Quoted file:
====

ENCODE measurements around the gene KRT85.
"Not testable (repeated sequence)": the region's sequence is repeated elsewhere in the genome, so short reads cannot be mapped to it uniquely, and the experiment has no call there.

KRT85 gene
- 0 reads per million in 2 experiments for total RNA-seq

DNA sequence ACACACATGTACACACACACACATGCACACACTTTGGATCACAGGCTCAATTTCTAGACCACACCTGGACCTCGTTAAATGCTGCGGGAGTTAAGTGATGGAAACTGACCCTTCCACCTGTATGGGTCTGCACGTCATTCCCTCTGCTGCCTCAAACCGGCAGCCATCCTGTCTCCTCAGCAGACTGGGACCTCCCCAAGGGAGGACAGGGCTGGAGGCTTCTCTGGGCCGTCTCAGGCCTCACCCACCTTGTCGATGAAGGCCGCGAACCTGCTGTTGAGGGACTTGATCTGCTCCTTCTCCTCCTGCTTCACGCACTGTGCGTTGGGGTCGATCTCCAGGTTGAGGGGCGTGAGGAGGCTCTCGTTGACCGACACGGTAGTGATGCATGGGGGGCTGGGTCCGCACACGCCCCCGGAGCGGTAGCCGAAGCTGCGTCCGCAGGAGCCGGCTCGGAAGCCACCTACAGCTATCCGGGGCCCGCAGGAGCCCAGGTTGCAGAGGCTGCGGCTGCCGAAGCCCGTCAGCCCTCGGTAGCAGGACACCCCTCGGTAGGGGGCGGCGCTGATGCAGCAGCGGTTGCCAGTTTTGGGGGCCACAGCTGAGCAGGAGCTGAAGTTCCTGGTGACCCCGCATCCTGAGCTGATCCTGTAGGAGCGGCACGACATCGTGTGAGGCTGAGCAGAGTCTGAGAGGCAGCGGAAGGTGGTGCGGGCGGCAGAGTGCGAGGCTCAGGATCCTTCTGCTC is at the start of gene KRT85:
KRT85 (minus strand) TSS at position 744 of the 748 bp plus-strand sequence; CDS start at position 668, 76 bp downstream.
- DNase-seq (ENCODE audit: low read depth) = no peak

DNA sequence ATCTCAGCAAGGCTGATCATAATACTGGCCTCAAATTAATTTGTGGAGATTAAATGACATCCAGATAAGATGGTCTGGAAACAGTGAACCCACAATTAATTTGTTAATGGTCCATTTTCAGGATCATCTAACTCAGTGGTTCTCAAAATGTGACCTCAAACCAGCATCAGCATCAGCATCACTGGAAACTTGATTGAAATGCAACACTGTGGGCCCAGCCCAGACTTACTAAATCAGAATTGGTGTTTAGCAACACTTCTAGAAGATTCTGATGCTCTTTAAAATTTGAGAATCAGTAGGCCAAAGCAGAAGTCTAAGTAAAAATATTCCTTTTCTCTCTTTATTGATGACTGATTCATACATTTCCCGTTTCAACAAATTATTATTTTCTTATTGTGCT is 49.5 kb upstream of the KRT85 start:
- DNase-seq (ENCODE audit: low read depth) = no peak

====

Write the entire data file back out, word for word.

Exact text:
ENCODE measurements around the gene KRT85.
"Not testable (repeated sequence)": the region's sequence is repeated elsewhere in the genome, so short reads cannot be mapped to it uniquely, and the experiment has no call there.

KRT85 gene
- 0 reads per million in 2 experiments for total RNA-seq

DNA sequence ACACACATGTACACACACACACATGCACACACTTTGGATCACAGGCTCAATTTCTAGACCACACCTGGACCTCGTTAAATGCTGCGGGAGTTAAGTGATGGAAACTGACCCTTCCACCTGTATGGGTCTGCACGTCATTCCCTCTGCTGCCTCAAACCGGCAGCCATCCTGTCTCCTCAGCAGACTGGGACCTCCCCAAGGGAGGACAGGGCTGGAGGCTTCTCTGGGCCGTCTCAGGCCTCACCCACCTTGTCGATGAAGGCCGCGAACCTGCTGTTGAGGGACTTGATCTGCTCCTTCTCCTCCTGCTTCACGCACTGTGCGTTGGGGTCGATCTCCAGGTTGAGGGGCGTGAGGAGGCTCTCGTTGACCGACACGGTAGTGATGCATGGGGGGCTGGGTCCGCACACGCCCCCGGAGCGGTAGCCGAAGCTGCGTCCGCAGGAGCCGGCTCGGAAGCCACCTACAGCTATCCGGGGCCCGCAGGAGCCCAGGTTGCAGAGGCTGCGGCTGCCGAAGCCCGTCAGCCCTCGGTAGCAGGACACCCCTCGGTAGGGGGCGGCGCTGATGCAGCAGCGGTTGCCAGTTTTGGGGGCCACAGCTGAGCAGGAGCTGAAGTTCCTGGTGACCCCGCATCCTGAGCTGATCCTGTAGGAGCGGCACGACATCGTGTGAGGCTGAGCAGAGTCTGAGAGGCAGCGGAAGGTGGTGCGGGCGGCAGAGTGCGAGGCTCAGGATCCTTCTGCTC is at the start of gene KRT85:
KRT85 (minus strand) TSS at position 744 of the 748 bp plus-strand sequence; CDS start at position 668, 76 bp downstream.
- DNase-seq (ENCODE audit: low read depth) = no peak

DNA sequence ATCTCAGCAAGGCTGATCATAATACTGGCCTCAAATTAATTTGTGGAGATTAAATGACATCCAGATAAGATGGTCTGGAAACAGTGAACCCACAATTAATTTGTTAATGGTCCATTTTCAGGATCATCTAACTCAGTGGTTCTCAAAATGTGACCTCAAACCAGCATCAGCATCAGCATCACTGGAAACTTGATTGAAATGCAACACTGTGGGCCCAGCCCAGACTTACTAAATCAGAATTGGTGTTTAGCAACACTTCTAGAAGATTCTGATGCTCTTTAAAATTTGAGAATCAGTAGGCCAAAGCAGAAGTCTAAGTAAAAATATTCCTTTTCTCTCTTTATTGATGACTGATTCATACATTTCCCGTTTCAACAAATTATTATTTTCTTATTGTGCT is 49.5 kb upstream of the KRT85 start:
- DNase-seq (ENCODE audit: low read depth) = no peak